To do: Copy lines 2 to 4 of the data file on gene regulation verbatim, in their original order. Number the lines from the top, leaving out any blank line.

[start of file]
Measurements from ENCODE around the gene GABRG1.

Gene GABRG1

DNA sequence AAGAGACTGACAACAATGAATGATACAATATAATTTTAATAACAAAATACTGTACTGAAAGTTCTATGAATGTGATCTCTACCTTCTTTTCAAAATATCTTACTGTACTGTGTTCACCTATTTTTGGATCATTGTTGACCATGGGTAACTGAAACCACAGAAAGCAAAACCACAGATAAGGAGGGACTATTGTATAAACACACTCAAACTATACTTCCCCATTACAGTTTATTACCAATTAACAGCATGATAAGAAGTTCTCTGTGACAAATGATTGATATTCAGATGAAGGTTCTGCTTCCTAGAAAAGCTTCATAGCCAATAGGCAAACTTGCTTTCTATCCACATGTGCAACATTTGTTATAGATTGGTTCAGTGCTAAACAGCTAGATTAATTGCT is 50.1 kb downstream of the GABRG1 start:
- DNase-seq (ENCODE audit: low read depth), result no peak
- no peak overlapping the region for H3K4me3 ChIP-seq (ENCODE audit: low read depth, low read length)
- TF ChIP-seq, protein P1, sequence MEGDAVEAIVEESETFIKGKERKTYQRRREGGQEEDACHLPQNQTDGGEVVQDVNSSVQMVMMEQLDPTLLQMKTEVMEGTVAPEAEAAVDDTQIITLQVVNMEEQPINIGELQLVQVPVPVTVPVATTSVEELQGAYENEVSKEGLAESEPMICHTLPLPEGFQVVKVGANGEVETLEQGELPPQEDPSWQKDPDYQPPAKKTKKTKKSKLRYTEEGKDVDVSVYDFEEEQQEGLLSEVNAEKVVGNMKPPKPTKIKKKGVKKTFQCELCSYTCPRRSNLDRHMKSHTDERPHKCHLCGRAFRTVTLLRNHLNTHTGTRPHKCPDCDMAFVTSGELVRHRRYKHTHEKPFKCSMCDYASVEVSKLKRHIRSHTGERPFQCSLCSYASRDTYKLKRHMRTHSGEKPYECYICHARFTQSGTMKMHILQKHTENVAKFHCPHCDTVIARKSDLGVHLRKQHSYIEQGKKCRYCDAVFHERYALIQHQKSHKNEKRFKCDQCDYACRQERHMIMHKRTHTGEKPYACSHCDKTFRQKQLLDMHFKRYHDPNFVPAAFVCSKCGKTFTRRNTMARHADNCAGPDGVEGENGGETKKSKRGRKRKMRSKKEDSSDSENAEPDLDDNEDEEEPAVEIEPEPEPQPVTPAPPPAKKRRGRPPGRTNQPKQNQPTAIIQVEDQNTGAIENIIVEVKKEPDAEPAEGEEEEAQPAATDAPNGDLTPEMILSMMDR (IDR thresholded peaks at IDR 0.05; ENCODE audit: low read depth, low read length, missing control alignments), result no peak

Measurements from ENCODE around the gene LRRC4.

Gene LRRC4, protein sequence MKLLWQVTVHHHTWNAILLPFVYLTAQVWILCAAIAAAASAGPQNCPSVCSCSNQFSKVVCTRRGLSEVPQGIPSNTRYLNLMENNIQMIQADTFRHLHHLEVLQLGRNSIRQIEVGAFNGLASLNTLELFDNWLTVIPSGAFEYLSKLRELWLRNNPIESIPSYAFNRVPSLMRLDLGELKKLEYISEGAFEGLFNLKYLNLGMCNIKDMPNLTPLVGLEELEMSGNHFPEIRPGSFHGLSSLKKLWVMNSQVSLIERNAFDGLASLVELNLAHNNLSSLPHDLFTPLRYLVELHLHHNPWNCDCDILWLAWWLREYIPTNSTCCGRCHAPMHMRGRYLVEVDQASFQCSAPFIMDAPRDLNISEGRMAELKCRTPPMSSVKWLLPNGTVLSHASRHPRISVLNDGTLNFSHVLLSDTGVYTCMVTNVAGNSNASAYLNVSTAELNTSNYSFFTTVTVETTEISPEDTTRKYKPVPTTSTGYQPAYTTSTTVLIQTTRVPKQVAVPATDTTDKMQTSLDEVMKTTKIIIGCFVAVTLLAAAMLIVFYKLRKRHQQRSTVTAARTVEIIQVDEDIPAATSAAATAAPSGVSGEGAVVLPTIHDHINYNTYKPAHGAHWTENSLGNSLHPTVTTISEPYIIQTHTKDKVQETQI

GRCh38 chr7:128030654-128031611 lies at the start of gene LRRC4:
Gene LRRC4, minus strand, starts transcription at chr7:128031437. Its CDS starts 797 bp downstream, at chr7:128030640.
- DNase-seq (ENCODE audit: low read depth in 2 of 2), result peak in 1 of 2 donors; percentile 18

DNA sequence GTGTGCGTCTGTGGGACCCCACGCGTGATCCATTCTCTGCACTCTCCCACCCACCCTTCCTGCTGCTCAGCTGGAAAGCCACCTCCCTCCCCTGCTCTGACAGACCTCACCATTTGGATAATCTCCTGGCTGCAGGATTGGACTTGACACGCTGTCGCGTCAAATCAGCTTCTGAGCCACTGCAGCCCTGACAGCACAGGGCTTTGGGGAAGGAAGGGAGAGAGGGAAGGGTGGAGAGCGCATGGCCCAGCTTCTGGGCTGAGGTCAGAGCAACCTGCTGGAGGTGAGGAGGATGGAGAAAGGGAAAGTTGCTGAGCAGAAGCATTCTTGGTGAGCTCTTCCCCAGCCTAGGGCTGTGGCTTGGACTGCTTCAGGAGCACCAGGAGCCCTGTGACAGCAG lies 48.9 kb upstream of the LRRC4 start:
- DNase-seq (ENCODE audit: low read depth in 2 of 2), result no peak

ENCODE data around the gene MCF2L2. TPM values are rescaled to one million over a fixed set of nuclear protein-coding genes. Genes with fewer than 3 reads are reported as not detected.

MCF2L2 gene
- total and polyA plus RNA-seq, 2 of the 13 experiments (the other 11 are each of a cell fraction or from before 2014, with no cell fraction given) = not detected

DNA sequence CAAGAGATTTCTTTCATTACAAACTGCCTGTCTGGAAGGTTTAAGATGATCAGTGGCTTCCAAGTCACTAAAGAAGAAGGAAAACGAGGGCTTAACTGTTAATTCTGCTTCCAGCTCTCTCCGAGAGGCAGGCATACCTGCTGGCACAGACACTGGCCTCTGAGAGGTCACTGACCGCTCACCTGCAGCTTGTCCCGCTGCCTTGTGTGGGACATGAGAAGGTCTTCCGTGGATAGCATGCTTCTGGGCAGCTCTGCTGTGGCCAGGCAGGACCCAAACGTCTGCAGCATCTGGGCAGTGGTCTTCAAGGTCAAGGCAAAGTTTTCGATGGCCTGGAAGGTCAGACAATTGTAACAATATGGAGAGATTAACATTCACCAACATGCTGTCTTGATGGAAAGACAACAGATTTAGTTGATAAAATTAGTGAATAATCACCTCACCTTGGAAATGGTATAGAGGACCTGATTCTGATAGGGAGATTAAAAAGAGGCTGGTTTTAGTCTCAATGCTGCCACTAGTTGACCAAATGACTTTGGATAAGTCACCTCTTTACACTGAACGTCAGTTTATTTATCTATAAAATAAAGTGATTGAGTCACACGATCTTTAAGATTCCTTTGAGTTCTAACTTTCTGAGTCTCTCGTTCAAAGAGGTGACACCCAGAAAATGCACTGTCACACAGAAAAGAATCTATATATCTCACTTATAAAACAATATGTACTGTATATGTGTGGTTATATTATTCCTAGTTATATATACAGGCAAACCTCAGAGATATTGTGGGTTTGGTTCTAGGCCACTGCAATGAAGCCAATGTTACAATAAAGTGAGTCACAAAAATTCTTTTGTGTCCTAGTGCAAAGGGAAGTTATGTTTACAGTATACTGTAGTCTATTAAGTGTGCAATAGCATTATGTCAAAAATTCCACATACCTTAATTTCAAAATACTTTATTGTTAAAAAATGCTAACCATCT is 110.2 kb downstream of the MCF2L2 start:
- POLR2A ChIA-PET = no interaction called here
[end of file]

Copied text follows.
Gene GABRG1

DNA sequence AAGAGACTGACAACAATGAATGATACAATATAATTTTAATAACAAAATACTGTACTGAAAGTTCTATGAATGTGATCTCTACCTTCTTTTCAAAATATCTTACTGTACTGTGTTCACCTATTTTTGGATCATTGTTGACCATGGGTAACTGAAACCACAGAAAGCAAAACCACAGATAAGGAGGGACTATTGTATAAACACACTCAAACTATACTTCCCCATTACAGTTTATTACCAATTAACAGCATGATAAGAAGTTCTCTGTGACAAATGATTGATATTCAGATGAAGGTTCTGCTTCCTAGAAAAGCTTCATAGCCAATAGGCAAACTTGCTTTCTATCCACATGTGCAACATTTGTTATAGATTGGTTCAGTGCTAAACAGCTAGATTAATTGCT is 50.1 kb downstream of the GABRG1 start:
- DNase-seq (ENCODE audit: low read depth), result no peak